We again started at our house. Our little mini theme was “When We Were Kids.” We made upscale, adult versions of food and a drink that we loved as kids. On the menu: mini grilled cheese sandwiches made with goat and colby cheeses, Lunchables (made with Wheat Thins, oven roasted turkey, and sharp cheddar cheese), and mini natural peanut butter and sangria jelly rolls (tastes like PB&J, looks like Maki).

To drink we had adult chocolate milk. Here’s the simple recipe that Dan concocted through some tasty trial and error:

1 ounce chocolate syrup
1 ounce Kahlua
2 ounces vodka
4 ounces skim milk, or more to taste
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We labeled each item with a crayon-written sign.
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And I used my big tub to display the milk bottles.
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I got many complements on how well the bottles worked. The secret? They are Starbucks Frappuchino individual serving bottles that I kept, knowing I would need them for some party or craft down the road.

The only change we made were the bottle caps. Dan sprayed those babies silver.

The next house featured some great food – sangria, goat cheese dip (you can never have too much goat cheese in one night), and this wonderful crab mixture in an avocado. Yum!

House #3 had a sort of Mexican theme going on. We had churros y chocolate made for us from scratch! I had emailed her this recipe from Joy the Baker, which she used in making them. Apparently, it’s a good tutorial with pictures for the steps along the way.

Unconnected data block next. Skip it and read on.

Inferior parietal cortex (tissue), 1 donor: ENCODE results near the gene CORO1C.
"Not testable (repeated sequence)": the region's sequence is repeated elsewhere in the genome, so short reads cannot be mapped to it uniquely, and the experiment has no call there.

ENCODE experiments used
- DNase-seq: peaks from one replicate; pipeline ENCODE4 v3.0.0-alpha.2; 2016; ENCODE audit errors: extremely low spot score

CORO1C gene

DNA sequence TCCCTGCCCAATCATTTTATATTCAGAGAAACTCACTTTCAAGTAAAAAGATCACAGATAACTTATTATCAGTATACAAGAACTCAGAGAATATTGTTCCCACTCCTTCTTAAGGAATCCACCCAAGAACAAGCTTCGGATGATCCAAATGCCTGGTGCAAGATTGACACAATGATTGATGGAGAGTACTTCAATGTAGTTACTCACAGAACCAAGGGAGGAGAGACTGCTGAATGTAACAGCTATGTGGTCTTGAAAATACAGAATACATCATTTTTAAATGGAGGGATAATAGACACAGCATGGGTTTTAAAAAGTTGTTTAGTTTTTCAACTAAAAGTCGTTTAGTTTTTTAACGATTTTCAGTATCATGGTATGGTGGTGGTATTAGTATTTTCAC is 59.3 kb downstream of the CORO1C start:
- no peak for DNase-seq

Even though we missed House #4 (Dan had to fly to NYC), I’m sure it was delicious. Homemade cherry pie with, get this, homemade red wine! Yep, Colleen has been wine making with her uncle, and the day of the progressive dinner was the day the wine was bottled. I’ll have to make sure to ask her to taste some at her next event.

I hope we can have one more progressive dinner this year, before it gets too cold and no one wants to go from house to house anymore. Thanks for the fun time, friends!

The Ways I Save (And You Can Too)

I’ve gotten such a great response to my couponing post that I decided to share with you the small ways I save. It’s easier than it may seem.

When I first started, I was a thinking that my savings ways wouldn’t last. I mean, who wants to clip coupons all the time? But, I was seeing how big an impact it was having, so I kept going.

Start with a goal. Any goal. You may want to save up for a vacation. Maybe you want a new pair of shoes. Perhaps there’s a new bedspread you’re dying to have. Having a small, but reachable goal motivates you. It’s easier to pass up a Starbucks coffee if you realize that you’re then $4 closer to that item you want. If you’re thinking about it in the grand scheme of life like retirement and savings, you’ll think that $4 cup of coffee isn’t a big deal. By starting with smaller goals, you’re teaching yourself good spending habits. Eventually, you’ll be able to look toward those long-term goals, like buying a house, and know the few dollars you’re saving each day will add up and your goal will be attainable.

Here are the top money suckers that I have found. Cutting them out can save you a ton.

1. Going out to lunch.
Just bring a lunch. It will cost so much less. You can get a frozen meal for less than $1.50 (with a sale and coupon). Buying bread and deli meat will last you all week and run you about $5. Bring your lunch.

2. Getting take out most nights.
This goes along with #1. Make dinners yourself. They will most likely be healthier, and there are a ton of meals you can make in 20 minutes or less.

3. Not using a coupon when you do go out to eat.